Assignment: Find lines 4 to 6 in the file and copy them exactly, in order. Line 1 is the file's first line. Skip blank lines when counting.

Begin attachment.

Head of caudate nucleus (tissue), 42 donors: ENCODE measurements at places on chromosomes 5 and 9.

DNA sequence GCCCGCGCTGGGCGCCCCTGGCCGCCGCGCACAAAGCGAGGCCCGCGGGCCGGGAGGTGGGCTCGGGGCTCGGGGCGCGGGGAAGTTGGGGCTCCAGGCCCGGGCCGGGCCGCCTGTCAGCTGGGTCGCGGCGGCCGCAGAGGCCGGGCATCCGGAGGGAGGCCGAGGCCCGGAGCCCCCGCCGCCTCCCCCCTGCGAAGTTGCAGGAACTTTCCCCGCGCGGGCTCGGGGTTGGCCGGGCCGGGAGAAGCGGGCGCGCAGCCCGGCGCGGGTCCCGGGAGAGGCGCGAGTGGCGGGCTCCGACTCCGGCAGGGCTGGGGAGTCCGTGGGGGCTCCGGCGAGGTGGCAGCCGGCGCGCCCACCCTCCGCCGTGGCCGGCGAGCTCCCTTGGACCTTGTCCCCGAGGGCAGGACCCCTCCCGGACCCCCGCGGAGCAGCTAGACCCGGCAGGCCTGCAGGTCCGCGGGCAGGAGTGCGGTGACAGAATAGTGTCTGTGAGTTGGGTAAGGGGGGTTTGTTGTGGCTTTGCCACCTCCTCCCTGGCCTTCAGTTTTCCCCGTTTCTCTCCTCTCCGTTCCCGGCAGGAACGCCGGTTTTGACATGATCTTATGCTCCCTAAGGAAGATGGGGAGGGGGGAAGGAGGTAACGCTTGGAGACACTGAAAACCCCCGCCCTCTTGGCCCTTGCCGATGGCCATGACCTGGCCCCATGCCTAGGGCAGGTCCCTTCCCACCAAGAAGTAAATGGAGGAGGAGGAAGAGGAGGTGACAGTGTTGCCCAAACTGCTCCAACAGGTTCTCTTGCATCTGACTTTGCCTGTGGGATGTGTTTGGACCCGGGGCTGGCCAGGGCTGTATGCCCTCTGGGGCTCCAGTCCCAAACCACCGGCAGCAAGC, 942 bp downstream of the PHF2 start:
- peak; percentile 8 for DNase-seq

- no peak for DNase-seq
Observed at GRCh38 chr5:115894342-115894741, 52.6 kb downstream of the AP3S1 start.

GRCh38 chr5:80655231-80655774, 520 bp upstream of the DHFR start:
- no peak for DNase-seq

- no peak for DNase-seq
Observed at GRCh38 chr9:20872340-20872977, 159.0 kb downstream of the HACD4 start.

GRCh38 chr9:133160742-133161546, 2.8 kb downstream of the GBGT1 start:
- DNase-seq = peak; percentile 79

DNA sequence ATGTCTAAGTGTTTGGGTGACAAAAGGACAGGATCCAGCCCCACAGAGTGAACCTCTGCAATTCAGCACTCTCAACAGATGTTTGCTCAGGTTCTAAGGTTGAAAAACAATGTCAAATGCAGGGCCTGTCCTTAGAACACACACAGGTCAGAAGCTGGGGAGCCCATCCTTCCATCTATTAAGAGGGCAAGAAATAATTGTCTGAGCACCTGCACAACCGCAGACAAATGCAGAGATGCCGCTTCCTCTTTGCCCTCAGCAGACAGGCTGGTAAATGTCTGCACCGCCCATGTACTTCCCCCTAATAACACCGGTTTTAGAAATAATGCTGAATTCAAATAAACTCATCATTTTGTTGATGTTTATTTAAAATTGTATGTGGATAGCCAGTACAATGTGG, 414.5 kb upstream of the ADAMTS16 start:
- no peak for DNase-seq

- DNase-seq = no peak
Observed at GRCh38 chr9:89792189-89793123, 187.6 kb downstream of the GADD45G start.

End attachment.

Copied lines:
- no peak for DNase-seq
Observed at GRCh38 chr5:115894342-115894741, 52.6 kb downstream of the AP3S1 start.

GRCh38 chr5:80655231-80655774, 520 bp upstream of the DHFR start: